Red group (urgently need physician visit), orange group (can wait 10 minutes), yellow group (can wait 1 hour), green group (can wait 2 hours), blue group (can wait 4 hours) [13-15]. Unlike the MTS, the ESI has a flowchart and ranks a patient’s condition based on a scale of 1-5: 1= requires immediate intervention to survive, 2= high-risk condition, 3= patient needs two or more resources, 4= patient needs one source, and 5= no resource needed [16-18]. Resources include laboratory procedures, radiology, intravenous fluids, specific consultations, simple or complex procedures, as well as intramuscular, intravenous, and inhaled medications [18, 19].

The ESI triage system is currently used in all emergency departments of medical centers in Iran. In light of the aforementioned issues, the present study aimed to compare the outcomes of hospitalization and death of trauma patients using ESI and MTS.


Materials and Methods


This cross-sectional study was conducted by census method in the emergency department of Shahid Hasheminejad Research and Training Center from January 20 to March 20, 2019. Shahid Hasheminejad hospital is a general referral teaching hospital of Mashhad university of medical sciences with 320 beds in 22 hospital section located in northeast of Mashhad city. All trauma patients who referred to Shahid Hasheminejad trauma center in the time of the project, were enrolled in the study. A total of 915 trauma patients were triaged by five trained triage nurses with Severity Index and Manchester Triage Systems. The current research was approved by the ethics committee of Mashhad University of Medical Sciences (IR.MUMS.MEDICAL.REC.1398.316).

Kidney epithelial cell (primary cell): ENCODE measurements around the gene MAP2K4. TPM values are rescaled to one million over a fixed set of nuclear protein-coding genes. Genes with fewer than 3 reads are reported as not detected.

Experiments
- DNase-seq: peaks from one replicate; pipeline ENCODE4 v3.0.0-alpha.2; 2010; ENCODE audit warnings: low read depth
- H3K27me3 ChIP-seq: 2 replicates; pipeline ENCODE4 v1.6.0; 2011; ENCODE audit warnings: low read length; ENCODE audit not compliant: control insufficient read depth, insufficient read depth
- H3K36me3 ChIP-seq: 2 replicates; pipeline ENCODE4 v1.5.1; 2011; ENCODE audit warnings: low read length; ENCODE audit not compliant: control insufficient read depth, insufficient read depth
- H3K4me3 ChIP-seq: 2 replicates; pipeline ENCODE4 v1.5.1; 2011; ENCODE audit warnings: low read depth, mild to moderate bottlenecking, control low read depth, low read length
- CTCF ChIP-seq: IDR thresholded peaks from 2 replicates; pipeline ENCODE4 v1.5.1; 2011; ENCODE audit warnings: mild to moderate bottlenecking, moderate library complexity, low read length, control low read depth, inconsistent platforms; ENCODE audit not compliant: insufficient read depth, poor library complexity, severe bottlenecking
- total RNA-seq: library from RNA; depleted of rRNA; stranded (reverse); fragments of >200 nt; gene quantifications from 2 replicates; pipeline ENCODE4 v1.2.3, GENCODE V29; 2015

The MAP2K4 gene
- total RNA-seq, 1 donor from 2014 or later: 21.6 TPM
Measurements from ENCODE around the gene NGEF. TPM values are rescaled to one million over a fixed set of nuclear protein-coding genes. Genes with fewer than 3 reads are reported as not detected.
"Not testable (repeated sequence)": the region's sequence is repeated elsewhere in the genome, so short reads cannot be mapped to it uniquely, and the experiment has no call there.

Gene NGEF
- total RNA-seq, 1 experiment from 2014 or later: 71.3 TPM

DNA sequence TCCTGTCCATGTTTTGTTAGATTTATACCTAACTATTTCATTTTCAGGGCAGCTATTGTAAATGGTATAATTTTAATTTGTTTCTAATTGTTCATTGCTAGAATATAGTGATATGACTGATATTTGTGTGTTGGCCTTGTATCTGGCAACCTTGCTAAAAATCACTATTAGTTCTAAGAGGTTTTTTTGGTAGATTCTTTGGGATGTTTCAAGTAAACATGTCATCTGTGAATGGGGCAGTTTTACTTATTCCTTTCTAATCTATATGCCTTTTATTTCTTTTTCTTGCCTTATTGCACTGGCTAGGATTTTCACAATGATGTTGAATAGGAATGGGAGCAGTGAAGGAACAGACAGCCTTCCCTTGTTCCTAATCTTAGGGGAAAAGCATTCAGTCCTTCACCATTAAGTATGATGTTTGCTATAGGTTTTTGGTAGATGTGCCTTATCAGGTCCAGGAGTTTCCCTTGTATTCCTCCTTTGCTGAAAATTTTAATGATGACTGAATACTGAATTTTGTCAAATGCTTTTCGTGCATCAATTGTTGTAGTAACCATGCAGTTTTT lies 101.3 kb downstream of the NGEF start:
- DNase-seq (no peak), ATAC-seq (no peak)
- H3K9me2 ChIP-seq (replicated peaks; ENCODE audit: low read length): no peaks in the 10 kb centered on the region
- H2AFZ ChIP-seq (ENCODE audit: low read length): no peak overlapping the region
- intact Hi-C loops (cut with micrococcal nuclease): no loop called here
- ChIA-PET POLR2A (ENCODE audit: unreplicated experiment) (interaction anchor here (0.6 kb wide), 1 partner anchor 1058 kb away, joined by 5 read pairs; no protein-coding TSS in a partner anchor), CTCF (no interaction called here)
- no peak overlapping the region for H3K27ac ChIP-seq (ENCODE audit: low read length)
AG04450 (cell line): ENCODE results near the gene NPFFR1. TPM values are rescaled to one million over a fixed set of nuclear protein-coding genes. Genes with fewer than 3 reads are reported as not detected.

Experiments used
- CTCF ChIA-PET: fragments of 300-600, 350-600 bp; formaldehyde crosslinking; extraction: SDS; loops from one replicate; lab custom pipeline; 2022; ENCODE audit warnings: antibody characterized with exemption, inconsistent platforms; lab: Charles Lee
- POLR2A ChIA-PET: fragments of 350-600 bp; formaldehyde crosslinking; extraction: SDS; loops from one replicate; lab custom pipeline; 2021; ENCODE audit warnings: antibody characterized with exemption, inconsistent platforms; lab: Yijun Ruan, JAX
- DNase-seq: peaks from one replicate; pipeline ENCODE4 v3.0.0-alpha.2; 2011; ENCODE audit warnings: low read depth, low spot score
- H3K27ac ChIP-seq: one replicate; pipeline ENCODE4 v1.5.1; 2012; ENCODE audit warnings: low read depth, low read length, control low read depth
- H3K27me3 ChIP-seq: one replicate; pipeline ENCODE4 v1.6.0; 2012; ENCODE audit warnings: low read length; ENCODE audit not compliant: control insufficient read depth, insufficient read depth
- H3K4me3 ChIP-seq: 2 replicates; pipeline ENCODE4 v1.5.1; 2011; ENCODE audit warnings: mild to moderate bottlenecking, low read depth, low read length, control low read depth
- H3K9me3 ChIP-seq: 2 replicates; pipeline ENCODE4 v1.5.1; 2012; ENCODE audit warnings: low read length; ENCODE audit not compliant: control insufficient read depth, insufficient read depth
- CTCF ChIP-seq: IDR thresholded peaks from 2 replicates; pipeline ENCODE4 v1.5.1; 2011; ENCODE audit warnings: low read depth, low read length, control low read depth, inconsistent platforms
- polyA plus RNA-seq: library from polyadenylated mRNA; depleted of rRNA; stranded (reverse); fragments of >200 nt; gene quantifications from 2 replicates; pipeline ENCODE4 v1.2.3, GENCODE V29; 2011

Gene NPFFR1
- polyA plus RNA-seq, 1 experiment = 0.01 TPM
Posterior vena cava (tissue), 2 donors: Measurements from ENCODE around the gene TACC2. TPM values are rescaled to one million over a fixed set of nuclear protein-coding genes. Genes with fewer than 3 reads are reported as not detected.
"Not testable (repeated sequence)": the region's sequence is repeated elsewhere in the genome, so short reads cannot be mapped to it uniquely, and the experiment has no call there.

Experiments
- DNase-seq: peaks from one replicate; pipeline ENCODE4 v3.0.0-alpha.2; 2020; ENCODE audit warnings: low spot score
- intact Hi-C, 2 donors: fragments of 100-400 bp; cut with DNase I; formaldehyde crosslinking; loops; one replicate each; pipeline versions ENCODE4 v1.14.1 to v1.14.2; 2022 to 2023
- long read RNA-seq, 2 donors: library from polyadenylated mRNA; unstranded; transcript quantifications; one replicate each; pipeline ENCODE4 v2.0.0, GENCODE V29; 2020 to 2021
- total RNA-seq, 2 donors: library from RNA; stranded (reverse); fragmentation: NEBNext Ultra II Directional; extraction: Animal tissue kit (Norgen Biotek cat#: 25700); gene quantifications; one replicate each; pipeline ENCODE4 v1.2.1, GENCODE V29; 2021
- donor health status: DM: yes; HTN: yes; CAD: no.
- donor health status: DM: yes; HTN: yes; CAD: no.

Methods and Steps Implementation of Emergency Severity Index

Currently, trauma patients who are referred to the accident and emergency department of this hospital are triaged by five trained triage nurses using the ESI system in both days and night shifts. Firstly, triage nurses were retrained on the ESI triage by researchers to reduce the possibility of errors. Since ESI triage is performed routinely in the hospital, all referred patients to the emergency department and meeting the inclusion criteria were included in the study in order to collect samples of the ESI system from the commencement of the study (January 20, 2019) until data saturation.

In ESI as a five-level triage method, patients are divided on the basis of disease severity and the expected needed resources. The first criterion is determined by the presence or absence of life-threatening factors and organs, as well as serious symptoms and vital signs. Moreover, the second one is determined based on the nurse’s experience and comparing the patient with similar cases [18, 19].


Methods and Steps Implementation of Manchester Triage System

For MTS triage, first, five skilled emergency nurses without any experience of triage working were selected to prevent any bias and perform MTS triage. These nurses received 4 hours of theory training and a 4-hours practice session according to the educational standards. Thereafter, they were evaluated on the correct performance of MTS using several examples in the training sessions. The minimum sample size for determining the Kappa coefficient was calculated based on the assumption of minimum agreement between observer (30%) and minimum relative error of 20% was 278 patients. Therefore, the calculated Kappa for the degree of agreement between observers was 81% and 95% confidence interval were 0.79-0.83. To collect the samples of MTS since February 20, 2019, all patients who were referred to the emergency department were triaged using the MTS and transferred to the emergency department in coordination with hospital officials.